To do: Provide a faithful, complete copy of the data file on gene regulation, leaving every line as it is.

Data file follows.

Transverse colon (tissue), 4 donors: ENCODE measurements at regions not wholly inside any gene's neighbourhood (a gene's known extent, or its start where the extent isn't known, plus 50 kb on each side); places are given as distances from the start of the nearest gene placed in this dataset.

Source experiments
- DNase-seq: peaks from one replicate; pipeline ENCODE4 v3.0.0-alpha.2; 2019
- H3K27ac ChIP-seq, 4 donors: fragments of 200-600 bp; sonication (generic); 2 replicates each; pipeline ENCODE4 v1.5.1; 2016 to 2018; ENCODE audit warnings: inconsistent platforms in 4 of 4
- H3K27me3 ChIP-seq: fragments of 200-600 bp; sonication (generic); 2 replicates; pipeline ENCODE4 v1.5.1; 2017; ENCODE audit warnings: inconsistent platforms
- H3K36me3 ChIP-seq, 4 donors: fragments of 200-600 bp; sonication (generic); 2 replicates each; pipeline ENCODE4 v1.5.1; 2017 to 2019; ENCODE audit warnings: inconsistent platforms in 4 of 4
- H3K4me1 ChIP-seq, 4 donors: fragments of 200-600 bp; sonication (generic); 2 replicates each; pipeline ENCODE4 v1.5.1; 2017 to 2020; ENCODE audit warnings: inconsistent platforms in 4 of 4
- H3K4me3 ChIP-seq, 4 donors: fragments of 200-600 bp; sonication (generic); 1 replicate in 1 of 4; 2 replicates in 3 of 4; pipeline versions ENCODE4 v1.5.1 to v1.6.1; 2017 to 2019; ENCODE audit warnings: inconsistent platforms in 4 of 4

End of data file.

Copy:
Transverse colon (tissue), 4 donors: ENCODE measurements at regions not wholly inside any gene's neighbourhood (a gene's known extent, or its start where the extent isn't known, plus 50 kb on each side); places are given as distances from the start of the nearest gene placed in this dataset.

Source experiments
- DNase-seq: peaks from one replicate; pipeline ENCODE4 v3.0.0-alpha.2; 2019
- H3K27ac ChIP-seq, 4 donors: fragments of 200-600 bp; sonication (generic); 2 replicates each; pipeline ENCODE4 v1.5.1; 2016 to 2018; ENCODE audit warnings: inconsistent platforms in 4 of 4
- H3K27me3 ChIP-seq: fragments of 200-600 bp; sonication (generic); 2 replicates; pipeline ENCODE4 v1.5.1; 2017; ENCODE audit warnings: inconsistent platforms
- H3K36me3 ChIP-seq, 4 donors: fragments of 200-600 bp; sonication (generic); 2 replicates each; pipeline ENCODE4 v1.5.1; 2017 to 2019; ENCODE audit warnings: inconsistent platforms in 4 of 4
- H3K4me1 ChIP-seq, 4 donors: fragments of 200-600 bp; sonication (generic); 2 replicates each; pipeline ENCODE4 v1.5.1; 2017 to 2020; ENCODE audit warnings: inconsistent platforms in 4 of 4
- H3K4me3 ChIP-seq, 4 donors: fragments of 200-600 bp; sonication (generic); 1 replicate in 1 of 4; 2 replicates in 3 of 4; pipeline versions ENCODE4 v1.5.1 to v1.6.1; 2017 to 2019; ENCODE audit warnings: inconsistent platforms in 4 of 4